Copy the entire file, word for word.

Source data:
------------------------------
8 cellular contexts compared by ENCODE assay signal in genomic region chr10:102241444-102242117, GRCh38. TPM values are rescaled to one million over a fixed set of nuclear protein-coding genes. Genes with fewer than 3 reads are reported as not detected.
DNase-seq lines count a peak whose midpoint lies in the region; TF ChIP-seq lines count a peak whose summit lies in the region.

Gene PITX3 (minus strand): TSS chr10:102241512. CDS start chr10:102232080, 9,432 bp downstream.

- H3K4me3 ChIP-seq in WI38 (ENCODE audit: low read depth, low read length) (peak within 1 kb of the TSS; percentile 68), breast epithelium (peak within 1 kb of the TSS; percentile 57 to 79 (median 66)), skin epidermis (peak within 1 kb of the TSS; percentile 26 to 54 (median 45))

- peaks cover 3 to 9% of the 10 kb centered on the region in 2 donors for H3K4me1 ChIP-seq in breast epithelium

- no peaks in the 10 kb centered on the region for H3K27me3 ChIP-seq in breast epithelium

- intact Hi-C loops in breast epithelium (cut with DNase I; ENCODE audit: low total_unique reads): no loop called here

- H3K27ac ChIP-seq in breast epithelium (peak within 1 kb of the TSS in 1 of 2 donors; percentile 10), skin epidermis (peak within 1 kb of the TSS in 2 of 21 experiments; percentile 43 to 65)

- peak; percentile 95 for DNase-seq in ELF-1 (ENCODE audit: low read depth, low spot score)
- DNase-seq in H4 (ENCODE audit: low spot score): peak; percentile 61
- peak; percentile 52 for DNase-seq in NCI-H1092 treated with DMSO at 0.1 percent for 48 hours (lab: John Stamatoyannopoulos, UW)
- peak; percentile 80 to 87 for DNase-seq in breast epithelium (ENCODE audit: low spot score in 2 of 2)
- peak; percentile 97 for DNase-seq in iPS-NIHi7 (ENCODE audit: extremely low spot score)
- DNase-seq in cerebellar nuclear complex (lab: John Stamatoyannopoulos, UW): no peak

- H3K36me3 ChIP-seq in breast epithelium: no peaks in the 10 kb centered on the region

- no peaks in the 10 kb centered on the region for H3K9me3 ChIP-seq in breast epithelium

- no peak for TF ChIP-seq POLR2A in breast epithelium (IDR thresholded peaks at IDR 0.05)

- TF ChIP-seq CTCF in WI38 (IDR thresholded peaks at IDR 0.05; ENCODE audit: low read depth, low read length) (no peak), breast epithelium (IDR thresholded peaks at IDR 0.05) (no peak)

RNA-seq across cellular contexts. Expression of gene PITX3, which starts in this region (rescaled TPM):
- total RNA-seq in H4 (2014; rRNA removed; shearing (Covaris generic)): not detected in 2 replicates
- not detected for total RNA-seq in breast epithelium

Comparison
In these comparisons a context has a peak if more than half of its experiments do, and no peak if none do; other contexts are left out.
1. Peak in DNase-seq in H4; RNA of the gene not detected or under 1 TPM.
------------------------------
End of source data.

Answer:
8 cellular contexts compared by ENCODE assay signal in genomic region chr10:102241444-102242117, GRCh38. TPM values are rescaled to one million over a fixed set of nuclear protein-coding genes. Genes with fewer than 3 reads are reported as not detected.
DNase-seq lines count a peak whose midpoint lies in the region; TF ChIP-seq lines count a peak whose summit lies in the region.

Gene PITX3 (minus strand): TSS chr10:102241512. CDS start chr10:102232080, 9,432 bp downstream.

- H3K4me3 ChIP-seq in WI38 (ENCODE audit: low read depth, low read length) (peak within 1 kb of the TSS; percentile 68), breast epithelium (peak within 1 kb of the TSS; percentile 57 to 79 (median 66)), skin epidermis (peak within 1 kb of the TSS; percentile 26 to 54 (median 45))

- peaks cover 3 to 9% of the 10 kb centered on the region in 2 donors for H3K4me1 ChIP-seq in breast epithelium

- no peaks in the 10 kb centered on the region for H3K27me3 ChIP-seq in breast epithelium

- intact Hi-C loops in breast epithelium (cut with DNase I; ENCODE audit: low total_unique reads): no loop called here

- H3K27ac ChIP-seq in breast epithelium (peak within 1 kb of the TSS in 1 of 2 donors; percentile 10), skin epidermis (peak within 1 kb of the TSS in 2 of 21 experiments; percentile 43 to 65)

- peak; percentile 95 for DNase-seq in ELF-1 (ENCODE audit: low read depth, low spot score)
- DNase-seq in H4 (ENCODE audit: low spot score): peak; percentile 61
- peak; percentile 52 for DNase-seq in NCI-H1092 treated with DMSO at 0.1 percent for 48 hours (lab: John Stamatoyannopoulos, UW)
- peak; percentile 80 to 87 for DNase-seq in breast epithelium (ENCODE audit: low spot score in 2 of 2)
- peak; percentile 97 for DNase-seq in iPS-NIHi7 (ENCODE audit: extremely low spot score)
- DNase-seq in cerebellar nuclear complex (lab: John Stamatoyannopoulos, UW): no peak

- H3K36me3 ChIP-seq in breast epithelium: no peaks in the 10 kb centered on the region

- no peaks in the 10 kb centered on the region for H3K9me3 ChIP-seq in breast epithelium

- no peak for TF ChIP-seq POLR2A in breast epithelium (IDR thresholded peaks at IDR 0.05)

- TF ChIP-seq CTCF in WI38 (IDR thresholded peaks at IDR 0.05; ENCODE audit: low read depth, low read length) (no peak), breast epithelium (IDR thresholded peaks at IDR 0.05) (no peak)

RNA-seq across cellular contexts. Expression of gene PITX3, which starts in this region (rescaled TPM):
- total RNA-seq in H4 (2014; rRNA removed; shearing (Covaris generic)): not detected in 2 replicates
- not detected for total RNA-seq in breast epithelium

Comparison
In these comparisons a context has a peak if more than half of its experiments do, and no peak if none do; other contexts are left out.
1. Peak in DNase-seq in H4; RNA of the gene not detected or under 1 TPM.